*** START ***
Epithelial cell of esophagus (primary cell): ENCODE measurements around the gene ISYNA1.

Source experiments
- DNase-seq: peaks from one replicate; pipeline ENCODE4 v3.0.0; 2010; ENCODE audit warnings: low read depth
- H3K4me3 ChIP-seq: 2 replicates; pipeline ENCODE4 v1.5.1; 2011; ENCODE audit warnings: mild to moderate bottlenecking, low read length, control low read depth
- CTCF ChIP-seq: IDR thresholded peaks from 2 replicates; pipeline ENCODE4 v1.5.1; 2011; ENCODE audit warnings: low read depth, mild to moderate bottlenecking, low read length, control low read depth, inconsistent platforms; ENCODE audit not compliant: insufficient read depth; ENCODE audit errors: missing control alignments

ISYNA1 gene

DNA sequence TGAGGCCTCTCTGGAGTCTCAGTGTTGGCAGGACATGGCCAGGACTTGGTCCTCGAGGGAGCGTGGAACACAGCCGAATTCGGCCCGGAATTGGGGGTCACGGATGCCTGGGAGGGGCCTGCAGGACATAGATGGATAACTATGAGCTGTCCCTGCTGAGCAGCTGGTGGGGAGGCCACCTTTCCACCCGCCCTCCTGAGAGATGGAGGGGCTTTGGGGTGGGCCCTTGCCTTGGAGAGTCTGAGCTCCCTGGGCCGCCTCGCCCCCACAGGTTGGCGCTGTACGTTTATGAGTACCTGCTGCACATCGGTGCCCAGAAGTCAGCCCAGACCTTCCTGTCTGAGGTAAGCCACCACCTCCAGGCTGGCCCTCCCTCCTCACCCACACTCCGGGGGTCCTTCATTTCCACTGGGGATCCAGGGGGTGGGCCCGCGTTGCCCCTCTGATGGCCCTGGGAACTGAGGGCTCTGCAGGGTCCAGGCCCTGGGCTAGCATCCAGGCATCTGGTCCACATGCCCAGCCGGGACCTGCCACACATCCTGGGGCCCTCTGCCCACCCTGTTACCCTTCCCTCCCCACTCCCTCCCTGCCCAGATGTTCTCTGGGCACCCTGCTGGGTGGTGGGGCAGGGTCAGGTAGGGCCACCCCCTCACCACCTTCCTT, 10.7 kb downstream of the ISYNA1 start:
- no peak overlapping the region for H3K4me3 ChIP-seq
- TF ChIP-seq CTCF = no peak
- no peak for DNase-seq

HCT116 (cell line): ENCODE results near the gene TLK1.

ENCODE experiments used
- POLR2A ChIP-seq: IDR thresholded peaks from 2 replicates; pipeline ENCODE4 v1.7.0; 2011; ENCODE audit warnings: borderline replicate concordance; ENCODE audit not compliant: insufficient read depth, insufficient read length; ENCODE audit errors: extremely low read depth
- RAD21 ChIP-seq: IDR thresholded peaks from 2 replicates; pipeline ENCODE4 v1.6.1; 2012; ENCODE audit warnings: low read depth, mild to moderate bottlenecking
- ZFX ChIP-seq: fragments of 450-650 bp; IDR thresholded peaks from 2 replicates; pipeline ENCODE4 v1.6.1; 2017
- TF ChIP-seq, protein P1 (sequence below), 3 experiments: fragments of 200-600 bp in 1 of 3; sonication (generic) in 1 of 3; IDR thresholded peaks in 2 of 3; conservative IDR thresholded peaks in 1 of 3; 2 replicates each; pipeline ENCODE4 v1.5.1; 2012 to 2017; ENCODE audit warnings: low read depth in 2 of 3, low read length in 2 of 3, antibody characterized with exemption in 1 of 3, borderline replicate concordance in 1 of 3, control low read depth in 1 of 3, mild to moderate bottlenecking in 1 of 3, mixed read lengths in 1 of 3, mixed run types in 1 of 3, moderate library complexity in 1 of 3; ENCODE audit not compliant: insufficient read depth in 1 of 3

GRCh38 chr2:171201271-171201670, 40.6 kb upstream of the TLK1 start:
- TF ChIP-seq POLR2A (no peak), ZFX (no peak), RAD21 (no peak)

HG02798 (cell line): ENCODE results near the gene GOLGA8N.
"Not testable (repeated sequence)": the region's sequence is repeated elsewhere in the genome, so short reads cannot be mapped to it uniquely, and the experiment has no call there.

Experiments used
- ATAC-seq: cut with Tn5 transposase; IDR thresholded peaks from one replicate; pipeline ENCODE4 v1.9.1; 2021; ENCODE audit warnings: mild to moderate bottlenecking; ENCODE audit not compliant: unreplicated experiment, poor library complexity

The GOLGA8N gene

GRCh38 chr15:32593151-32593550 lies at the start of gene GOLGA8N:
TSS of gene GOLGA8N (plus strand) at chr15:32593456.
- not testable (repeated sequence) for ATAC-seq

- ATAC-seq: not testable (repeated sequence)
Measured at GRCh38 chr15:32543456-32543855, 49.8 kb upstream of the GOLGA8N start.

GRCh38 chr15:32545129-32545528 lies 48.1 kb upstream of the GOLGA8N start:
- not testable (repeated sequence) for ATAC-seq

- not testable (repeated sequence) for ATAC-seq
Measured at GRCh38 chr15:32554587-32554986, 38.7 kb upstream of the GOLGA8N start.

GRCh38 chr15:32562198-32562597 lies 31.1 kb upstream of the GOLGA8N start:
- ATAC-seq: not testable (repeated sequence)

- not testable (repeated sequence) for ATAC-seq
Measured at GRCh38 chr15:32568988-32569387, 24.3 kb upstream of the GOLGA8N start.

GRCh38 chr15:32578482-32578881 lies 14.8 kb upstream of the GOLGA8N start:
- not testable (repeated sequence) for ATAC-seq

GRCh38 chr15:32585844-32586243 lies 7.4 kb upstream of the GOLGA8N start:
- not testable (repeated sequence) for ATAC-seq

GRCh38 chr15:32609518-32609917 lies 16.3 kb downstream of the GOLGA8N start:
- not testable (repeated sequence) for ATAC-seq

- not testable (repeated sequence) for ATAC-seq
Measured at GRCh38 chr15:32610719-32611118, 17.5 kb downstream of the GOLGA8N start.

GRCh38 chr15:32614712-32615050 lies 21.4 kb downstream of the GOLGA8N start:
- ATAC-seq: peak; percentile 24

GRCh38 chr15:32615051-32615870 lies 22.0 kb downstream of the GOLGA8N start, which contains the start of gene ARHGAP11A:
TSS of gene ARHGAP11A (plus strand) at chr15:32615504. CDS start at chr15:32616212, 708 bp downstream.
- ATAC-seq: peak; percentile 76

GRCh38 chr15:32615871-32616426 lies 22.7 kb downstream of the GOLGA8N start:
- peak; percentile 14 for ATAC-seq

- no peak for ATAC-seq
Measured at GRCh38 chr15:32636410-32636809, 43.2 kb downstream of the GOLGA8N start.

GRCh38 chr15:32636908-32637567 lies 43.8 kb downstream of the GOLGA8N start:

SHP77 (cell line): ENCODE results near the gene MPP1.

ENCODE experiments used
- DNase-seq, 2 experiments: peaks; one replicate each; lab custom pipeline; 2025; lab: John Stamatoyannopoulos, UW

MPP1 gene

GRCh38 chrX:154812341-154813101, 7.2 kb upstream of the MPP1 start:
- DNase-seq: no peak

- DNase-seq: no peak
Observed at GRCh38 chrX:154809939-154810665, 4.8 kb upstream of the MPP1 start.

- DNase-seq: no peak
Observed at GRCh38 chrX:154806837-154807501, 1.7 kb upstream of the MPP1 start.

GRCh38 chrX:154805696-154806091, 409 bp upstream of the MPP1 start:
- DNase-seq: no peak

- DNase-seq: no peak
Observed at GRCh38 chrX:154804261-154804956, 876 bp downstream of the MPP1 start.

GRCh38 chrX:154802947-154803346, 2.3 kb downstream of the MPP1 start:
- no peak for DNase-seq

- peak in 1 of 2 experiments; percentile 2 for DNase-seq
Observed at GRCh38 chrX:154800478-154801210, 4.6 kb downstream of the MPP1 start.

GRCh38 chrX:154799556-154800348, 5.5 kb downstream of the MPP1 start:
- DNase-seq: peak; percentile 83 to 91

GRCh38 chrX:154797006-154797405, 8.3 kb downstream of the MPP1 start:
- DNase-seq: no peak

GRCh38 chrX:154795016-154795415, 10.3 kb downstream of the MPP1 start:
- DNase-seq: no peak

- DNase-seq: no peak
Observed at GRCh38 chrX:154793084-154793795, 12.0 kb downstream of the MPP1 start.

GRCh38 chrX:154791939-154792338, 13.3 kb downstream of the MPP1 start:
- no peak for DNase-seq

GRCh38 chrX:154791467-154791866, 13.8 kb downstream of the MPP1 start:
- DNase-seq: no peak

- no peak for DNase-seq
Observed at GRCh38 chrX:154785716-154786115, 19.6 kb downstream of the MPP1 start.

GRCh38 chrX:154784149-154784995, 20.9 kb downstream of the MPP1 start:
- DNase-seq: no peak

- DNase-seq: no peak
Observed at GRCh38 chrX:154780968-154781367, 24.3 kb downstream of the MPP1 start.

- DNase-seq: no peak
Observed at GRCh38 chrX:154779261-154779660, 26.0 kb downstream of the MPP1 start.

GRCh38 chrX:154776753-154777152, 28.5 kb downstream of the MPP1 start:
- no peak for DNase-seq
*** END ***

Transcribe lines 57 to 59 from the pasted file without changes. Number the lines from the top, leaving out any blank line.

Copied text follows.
- DNase-seq, 2 experiments: peaks; one replicate each; lab custom pipeline; 2025; lab: John Stamatoyannopoulos, UW

MPP1 gene

GRCh38 chrX:154812341-154813101, 7.2 kb upstream of the MPP1 start: